Squamous cell carcinoma of the esophagus does not have a highly prevalent predisposing condition, although the incidence increases in persons who have had long-standing exposure to tobacco and alcohol, achalasia, head and neck squamous cell cancer attributable most likely to long-standing alcohol and/or tobacco exposure, tylosis,[4,5] history of lye ingestion, celiac sprue, and, in South America and China, hot liquid ingestion. The etiological role of human papillomavirus infection in squamous cell cancer is under study.[9,10]
Almost all hypopharyngeal cancers are epithelial in origin, predominantly squamous cell (i.e., epidermoid) carcinomas (SCCs), and may be preceded by various precancerous lesions.[1,2] Rare types of hypopharyngeal carcinomas include the following:
Basaloid squamoid carcinomas.
Spindle-cell (i.e., sarcomatoid) carcinomas.
Nasopharyngeal-type undifferentiated carcinomas (i.e., lymphoepitheliomas).
Carcinomas of the minor salivary glands.
Efforts at early detection of squamous cell cancer of the esophagus have concentrated on cytological or endoscopic screening of populations in countries where there is a high incidence. Although these programs have demonstrated that it is possible to detect squamous cell cancers in an early asymptomatic stage, no data on efficacy (e.g., mortality reduction) have been published. Esophageal cytological screening studies have been reported from China,[11,12] Iran, South Africa,[14,15] Italy, and Japan. In the United States, such efforts have been focused on individuals perceived to be at higher risk.[18,19] Studies of primary endoscopic screening have been reported from France  and Japan.
Comparisons of both Chinese and U.S. cytological diagnoses with concurrent histological findings showed low (14% to 36%) sensitivities for the cytological detection of biopsy-proven cancers. Specificity ranged from 90% to 99% with a positive predictive value of 23% to 94%. The development of uniform and accurate cytological criteria will require formal cytological-histological correlation studies of esophageal lesions. Such studies should become more feasible with the increasing availability of endoscopy in high-risk populations.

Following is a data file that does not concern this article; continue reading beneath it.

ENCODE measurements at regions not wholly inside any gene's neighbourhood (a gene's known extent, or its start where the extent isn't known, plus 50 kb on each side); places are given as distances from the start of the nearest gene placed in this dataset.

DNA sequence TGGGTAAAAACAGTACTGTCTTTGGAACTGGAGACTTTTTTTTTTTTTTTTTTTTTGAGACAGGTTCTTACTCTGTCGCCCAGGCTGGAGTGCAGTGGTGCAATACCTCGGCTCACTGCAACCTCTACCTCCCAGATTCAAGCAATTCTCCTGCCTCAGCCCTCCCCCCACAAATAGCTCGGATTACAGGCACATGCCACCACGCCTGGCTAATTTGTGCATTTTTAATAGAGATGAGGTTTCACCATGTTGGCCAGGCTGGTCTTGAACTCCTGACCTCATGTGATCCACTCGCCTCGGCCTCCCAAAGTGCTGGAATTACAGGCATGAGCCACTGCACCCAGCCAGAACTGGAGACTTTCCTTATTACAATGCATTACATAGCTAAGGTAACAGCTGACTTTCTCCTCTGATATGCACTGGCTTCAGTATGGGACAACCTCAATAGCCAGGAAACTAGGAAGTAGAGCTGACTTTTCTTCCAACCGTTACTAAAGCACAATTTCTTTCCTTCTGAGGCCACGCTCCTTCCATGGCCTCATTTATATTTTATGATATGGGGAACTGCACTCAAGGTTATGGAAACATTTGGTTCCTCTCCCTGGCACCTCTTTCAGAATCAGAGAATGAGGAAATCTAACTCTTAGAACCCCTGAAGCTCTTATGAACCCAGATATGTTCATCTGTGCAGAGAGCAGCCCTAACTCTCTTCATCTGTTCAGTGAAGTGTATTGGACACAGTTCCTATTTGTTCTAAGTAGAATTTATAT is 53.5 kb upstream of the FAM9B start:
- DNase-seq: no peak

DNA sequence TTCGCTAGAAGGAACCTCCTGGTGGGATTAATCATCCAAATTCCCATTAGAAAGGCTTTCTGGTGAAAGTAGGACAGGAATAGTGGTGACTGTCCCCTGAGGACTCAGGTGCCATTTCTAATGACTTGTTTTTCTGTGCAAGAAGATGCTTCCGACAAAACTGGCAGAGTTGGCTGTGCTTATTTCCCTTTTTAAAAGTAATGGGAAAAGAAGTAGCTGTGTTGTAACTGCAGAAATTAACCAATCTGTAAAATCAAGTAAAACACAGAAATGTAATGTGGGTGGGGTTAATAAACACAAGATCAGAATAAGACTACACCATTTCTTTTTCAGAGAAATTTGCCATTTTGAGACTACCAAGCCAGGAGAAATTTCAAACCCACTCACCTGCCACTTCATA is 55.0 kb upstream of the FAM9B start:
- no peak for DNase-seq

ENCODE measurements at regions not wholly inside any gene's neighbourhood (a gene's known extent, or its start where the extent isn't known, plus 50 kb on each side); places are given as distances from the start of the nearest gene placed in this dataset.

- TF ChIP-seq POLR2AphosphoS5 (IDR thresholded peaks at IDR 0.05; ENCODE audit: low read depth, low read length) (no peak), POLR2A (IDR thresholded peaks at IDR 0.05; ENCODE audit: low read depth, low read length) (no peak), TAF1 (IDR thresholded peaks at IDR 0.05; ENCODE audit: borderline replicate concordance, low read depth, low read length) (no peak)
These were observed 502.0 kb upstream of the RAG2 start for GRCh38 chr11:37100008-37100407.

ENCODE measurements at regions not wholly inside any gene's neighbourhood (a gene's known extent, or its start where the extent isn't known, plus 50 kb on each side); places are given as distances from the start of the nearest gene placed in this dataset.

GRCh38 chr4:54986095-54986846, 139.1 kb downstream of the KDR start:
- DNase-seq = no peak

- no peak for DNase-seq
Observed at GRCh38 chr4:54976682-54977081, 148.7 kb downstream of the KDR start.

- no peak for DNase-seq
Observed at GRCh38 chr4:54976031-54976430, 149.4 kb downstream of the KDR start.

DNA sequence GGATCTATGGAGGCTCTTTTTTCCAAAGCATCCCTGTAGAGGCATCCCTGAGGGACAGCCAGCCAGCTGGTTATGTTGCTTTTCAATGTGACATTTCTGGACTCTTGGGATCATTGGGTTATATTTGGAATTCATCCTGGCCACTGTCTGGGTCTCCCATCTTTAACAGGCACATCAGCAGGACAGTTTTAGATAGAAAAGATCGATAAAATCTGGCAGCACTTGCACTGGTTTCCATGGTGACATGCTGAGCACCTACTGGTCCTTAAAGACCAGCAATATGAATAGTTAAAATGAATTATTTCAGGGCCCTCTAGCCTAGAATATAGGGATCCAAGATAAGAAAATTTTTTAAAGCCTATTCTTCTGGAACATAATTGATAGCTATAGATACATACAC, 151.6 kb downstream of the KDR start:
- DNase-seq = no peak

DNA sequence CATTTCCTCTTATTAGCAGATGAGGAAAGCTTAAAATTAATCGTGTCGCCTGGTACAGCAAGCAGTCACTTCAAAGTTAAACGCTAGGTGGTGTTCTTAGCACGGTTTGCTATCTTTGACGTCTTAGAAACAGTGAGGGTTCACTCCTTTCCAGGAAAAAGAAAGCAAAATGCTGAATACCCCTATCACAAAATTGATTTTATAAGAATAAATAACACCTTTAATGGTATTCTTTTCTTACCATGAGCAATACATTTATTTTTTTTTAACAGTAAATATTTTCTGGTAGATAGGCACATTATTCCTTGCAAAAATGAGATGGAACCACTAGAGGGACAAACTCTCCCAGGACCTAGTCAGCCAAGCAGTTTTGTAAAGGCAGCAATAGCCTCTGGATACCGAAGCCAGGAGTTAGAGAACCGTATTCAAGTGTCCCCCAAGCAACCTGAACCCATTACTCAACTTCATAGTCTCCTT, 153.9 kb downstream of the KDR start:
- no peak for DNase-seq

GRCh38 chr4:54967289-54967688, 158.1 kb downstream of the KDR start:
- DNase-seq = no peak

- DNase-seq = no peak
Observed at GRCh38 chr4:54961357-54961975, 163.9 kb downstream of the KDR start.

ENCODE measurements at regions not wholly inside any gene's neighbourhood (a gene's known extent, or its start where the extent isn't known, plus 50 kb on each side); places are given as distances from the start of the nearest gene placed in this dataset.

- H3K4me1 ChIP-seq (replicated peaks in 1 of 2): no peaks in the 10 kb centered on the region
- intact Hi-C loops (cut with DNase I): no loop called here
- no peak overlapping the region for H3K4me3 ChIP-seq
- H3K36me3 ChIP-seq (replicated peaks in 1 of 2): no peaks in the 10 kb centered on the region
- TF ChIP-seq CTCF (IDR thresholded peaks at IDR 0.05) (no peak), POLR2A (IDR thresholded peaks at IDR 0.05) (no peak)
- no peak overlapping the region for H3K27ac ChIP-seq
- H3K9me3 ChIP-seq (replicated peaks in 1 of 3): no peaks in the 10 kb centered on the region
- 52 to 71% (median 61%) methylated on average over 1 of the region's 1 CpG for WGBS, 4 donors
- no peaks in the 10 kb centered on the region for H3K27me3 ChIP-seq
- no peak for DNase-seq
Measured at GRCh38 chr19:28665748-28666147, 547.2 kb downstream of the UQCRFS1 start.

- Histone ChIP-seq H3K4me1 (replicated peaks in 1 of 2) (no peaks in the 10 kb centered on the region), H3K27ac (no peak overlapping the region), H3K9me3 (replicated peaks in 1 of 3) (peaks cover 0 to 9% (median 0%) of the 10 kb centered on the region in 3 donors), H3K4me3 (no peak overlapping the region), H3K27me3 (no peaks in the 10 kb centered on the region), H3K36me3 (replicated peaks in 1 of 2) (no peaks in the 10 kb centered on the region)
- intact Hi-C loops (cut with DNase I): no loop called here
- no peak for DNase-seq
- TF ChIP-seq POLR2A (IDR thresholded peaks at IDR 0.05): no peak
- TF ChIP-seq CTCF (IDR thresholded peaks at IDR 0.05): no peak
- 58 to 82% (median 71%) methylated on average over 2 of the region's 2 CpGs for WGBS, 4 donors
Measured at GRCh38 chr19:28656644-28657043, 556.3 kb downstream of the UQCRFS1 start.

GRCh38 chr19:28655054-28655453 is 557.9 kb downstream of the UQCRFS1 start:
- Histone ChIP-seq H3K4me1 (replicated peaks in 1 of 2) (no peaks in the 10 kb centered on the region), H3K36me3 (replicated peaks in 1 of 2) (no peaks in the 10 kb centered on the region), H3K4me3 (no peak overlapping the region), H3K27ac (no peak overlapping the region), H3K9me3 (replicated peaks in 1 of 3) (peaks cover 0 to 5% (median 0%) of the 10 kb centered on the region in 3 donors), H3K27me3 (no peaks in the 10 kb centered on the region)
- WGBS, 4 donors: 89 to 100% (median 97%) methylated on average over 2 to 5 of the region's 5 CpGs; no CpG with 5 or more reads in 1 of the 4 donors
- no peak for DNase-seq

The efficacy of surveillance cytology or endoscopy for high-risk patients with tylosis or long-standing achalasia is not known.
Adenocarcinoma of the Esophagus
Considerable debate has ensued concerning the risk of cancer in patients with Barrett esophagus. Prospective studies have reported annual esophageal cancer incidence rates ranging from 0.2% to 1.9%. Concern over publication bias has led some authors to suggest that the risk may be lower than the literature suggests. A risk of 0.5% per year for development of adenocarcinoma is now thought to be a reasonable estimate for Barrett esophagus.
Barrett esophagus is strongly associated with gastroesophageal reflux disease (GERD), and the changes of Barrett esophagus can be found in approximately 10% of patients who have GERD. However, GERD is very common; surveys have found that approximately 20% of adult Americans experience symptoms of GERD, such as heartburn, at least once each week. The likelihood of finding Barrett esophagus on endoscopy is related to the duration of symptoms of gastroesophageal reflux. In a series of 701 individuals, 4% of those with symptoms for less than 1 year had Barrett esophagus on endoscopy, whereas Barrett esophagus was found in 21% of those with more than 10 years of symptoms of GERD. It has been estimated that physicians identify only approximately 5% of the population who have Barrett esophagus. There is insufficient evidence that population screening for Barrett esophagus reduces cancer mortality.[28,29]